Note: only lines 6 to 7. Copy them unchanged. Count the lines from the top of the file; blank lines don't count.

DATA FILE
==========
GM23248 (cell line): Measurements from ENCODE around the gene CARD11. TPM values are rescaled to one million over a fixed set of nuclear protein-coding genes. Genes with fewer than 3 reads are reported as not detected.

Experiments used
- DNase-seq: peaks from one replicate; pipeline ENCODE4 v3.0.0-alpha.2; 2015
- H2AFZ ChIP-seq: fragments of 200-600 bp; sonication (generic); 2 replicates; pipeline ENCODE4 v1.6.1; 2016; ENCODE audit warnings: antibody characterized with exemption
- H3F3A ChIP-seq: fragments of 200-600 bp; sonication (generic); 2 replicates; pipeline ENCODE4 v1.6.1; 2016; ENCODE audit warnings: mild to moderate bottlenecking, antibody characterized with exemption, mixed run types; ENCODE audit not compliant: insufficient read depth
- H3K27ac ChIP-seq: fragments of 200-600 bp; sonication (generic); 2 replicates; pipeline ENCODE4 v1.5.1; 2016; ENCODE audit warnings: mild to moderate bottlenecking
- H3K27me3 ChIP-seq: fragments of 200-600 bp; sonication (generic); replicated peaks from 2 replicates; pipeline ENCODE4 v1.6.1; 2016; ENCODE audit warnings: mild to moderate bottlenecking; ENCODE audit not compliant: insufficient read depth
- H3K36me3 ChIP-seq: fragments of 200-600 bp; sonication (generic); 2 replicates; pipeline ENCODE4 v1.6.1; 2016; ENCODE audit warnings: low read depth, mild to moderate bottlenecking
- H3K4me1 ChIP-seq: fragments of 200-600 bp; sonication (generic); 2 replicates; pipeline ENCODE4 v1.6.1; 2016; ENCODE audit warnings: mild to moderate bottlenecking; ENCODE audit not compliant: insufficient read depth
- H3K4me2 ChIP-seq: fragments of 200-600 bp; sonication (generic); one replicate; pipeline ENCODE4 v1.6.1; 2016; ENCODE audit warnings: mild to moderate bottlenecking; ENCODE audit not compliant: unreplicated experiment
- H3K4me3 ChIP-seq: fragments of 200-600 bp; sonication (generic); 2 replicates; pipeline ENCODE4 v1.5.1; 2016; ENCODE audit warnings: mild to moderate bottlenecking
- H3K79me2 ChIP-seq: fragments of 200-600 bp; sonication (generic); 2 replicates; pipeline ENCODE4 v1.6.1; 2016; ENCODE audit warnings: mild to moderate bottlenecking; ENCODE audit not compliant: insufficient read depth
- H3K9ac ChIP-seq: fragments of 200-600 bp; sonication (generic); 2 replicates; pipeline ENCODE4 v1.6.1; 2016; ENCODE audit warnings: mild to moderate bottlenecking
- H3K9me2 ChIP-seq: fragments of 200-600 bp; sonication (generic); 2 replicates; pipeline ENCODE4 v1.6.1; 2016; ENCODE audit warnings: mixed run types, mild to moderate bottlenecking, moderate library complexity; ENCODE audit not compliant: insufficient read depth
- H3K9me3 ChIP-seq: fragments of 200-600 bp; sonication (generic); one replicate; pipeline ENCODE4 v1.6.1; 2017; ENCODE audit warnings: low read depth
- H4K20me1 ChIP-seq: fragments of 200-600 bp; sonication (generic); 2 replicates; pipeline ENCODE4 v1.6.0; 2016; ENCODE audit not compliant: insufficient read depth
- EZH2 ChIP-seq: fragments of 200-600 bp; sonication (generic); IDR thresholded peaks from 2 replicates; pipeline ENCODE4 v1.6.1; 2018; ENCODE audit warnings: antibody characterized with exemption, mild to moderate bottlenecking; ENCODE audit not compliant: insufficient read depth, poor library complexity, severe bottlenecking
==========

- H3K27ac ChIP-seq: fragments of 200-600 bp; sonication (generic); 2 replicates; pipeline ENCODE4 v1.5.1; 2016; ENCODE audit warnings: mild to moderate bottlenecking
- H3K27me3 ChIP-seq: fragments of 200-600 bp; sonication (generic); replicated peaks from 2 replicates; pipeline ENCODE4 v1.6.1; 2016; ENCODE audit warnings: mild to moderate bottlenecking; ENCODE audit not compliant: insufficient read depth